It’s been hot here this summer. It’s been rainy. But the forest fires have certainly been a part of our weather system.
There are days when we can see it over Syracuse: smoke that had wafted from the forest fires in the West and turns the skies in Upstate New York hazy. Some days, you can smell the smoke. Sometimes, the late afternoon/early evening sun, like the old song says, is “shining like a red rubber ball.” These red suns are pretty spectacular, but that flaming color is caused by smoke particles.
As a kid growing up, I heard plenty from Smokey the Bear, warning us that “Only you can prevent forest fires.” (In fact, that “only you” is not quite correct. While it’s true that many fires are started by carelessly tossed matches or poorly put out campfires, there are many climate and other natural forces, like lightning strikes, at play, as well.)
Smokey the Bear wasn’t just about fire prevention. According to the lyrics to the Smokey the Bear song, Smokey was always prowlin’ and growlin’ and sniffing the air. And because of all this sniffing, “He can spot a fire before it starts to flame.”
In real life, I suspect that there have been few if any forest fires detected by cartoon bears. Historically, most forest fires were detected by rangers in lookout towers, and in our national forests these towers are still staffed. But technology is being increasingly deployed for fire-spotting. Some of the systems being used are satellite-based, or are optical solutions that search for smoke. Emerging systems are sensor and IoT based.
EE Times had a recent article that showcased a new “early warning” IoT solution. Dryad Networks, one of a number of companies with sensor-based forest fire detection systems, is bringing out a “solar-powered LoRaWAN-based sensor system for early detection.” Rather than having each base station connected to the Internet, a mesh network infrastructure lets them communicate with each other, with one station relaying a message on to the next before it gets to an Internet-connected gateway. Sensors connect to the gateways through LTE-M or “Ethernet connectivity to add a Starlink satellite dish.”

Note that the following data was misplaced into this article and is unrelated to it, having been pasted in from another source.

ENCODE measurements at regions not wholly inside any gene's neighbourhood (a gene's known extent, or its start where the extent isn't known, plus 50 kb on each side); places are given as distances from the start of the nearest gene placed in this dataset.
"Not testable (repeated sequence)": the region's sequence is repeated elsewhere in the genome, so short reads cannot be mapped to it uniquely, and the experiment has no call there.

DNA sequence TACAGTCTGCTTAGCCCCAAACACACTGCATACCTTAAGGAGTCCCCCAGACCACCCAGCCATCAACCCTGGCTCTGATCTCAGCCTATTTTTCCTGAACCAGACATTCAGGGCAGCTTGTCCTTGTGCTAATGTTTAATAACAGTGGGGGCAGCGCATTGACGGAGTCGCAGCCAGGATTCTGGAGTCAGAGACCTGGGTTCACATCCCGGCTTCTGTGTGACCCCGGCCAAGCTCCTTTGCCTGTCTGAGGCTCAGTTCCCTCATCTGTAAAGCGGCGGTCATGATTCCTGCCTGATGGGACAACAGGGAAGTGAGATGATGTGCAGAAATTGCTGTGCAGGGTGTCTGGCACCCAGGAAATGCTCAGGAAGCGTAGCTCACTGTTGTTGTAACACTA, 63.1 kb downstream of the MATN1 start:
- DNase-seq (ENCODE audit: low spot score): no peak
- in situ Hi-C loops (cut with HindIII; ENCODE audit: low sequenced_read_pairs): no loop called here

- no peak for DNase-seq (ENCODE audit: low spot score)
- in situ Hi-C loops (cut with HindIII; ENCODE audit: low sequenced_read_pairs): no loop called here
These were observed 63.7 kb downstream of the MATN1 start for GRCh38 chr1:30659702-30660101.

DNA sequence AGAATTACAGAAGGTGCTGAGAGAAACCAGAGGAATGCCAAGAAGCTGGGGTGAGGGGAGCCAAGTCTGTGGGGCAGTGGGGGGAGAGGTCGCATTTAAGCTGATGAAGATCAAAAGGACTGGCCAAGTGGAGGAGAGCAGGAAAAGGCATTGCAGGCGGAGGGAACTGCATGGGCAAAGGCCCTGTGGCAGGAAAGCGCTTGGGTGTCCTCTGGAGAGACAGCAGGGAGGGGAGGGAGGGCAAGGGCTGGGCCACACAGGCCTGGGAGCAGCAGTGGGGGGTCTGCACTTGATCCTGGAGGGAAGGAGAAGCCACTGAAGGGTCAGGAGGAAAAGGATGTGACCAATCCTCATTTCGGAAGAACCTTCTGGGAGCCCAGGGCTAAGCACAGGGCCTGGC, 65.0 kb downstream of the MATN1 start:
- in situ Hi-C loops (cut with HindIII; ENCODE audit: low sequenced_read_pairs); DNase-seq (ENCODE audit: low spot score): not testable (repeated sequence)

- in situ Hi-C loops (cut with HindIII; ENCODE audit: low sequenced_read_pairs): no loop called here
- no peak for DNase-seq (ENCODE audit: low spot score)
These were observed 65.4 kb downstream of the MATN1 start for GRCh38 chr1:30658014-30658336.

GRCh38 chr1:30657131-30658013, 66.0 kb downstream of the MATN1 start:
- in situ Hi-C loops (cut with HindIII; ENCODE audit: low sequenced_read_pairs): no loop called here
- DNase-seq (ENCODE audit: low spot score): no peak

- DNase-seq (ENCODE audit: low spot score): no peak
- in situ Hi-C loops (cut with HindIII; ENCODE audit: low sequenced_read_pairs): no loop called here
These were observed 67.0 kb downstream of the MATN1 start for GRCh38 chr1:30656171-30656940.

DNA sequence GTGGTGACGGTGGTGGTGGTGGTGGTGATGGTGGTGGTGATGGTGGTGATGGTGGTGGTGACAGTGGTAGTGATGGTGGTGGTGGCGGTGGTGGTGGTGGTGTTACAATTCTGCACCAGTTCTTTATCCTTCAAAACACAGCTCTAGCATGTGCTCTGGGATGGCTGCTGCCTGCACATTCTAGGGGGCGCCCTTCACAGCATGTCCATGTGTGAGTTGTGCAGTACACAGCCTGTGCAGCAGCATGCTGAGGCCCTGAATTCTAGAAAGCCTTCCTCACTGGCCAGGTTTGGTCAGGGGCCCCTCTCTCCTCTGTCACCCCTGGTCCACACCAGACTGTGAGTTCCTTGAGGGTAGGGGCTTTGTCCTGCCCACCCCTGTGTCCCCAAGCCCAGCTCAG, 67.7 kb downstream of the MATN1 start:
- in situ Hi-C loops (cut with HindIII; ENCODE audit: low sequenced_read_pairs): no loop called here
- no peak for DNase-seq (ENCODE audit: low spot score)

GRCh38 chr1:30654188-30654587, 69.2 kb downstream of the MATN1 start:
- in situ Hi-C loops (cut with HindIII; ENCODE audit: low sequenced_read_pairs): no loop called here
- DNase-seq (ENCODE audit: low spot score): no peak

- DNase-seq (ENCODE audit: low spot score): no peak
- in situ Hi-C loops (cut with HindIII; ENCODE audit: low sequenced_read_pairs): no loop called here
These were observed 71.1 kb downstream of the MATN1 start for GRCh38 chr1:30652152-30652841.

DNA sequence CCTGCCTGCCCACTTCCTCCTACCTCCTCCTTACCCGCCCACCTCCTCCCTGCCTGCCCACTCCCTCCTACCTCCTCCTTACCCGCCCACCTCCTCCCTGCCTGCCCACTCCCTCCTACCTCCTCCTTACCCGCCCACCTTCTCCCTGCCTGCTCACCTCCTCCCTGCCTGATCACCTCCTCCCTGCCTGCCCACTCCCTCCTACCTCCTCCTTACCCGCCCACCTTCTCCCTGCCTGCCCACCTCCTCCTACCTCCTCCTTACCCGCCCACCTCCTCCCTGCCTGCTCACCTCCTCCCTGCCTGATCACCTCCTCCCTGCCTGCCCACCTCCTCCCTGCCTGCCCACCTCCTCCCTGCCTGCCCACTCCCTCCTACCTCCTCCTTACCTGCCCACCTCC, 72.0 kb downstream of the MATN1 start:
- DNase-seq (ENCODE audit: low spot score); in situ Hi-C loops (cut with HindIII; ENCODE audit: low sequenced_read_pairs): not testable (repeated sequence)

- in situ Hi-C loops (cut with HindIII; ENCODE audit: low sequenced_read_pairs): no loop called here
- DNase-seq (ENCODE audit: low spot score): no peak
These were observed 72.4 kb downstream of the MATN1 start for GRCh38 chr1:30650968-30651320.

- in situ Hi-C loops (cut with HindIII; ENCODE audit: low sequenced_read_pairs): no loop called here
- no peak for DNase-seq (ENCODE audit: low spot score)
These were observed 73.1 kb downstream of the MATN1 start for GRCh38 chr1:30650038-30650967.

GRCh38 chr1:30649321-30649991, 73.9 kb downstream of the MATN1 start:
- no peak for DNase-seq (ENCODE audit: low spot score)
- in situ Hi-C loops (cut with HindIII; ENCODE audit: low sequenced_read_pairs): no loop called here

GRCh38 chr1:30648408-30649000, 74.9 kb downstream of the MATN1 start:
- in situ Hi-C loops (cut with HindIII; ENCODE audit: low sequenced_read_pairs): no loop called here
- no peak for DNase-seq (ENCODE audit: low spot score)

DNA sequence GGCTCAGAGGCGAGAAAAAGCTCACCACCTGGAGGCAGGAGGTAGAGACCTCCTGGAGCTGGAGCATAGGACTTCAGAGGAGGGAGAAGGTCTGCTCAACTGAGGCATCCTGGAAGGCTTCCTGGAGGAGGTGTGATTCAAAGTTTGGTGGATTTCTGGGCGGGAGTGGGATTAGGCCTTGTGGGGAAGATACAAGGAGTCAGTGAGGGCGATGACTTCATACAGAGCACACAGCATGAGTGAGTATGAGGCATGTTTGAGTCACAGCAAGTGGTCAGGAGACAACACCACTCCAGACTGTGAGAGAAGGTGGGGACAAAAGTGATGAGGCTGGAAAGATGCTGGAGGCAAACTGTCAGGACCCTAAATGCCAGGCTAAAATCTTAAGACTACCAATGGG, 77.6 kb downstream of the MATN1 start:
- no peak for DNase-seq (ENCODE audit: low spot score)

The sensors are batteryless and have no user-serviceable parts…The sensors integrate a Bosch BME688 gas sensor chip that detects the gas composition of the air — it looks at hydrogen, carbon dioxide, carbon monoxide. Then the Dryad sensor uses machine learning and edge processing to detect the combination of gases typical for a wildfire.
The goal here is to detect a wildfire in its early, still-smoldering phase – in under an hour.
Other solutions incorporate robotics and machine learning.
Wildfire detection systems are still in their early stages, and it’s not clear how well they’ll stand up to flames. Still, it’s clear that technology can and will play a valuable role that will become more and more important as severe wildfires become more widespread and routine. Wildfire detection is definitely going high tech – well beyond anything that could have been imagined by this kid when he was singing along to Smokey the Bear all these years ago. Still, we shouldn’t ignore Smokey’s advice. If we’re out in the woods, we need to be careful. We may not be the only ones who can prevent forest fires, but we still need to do our part.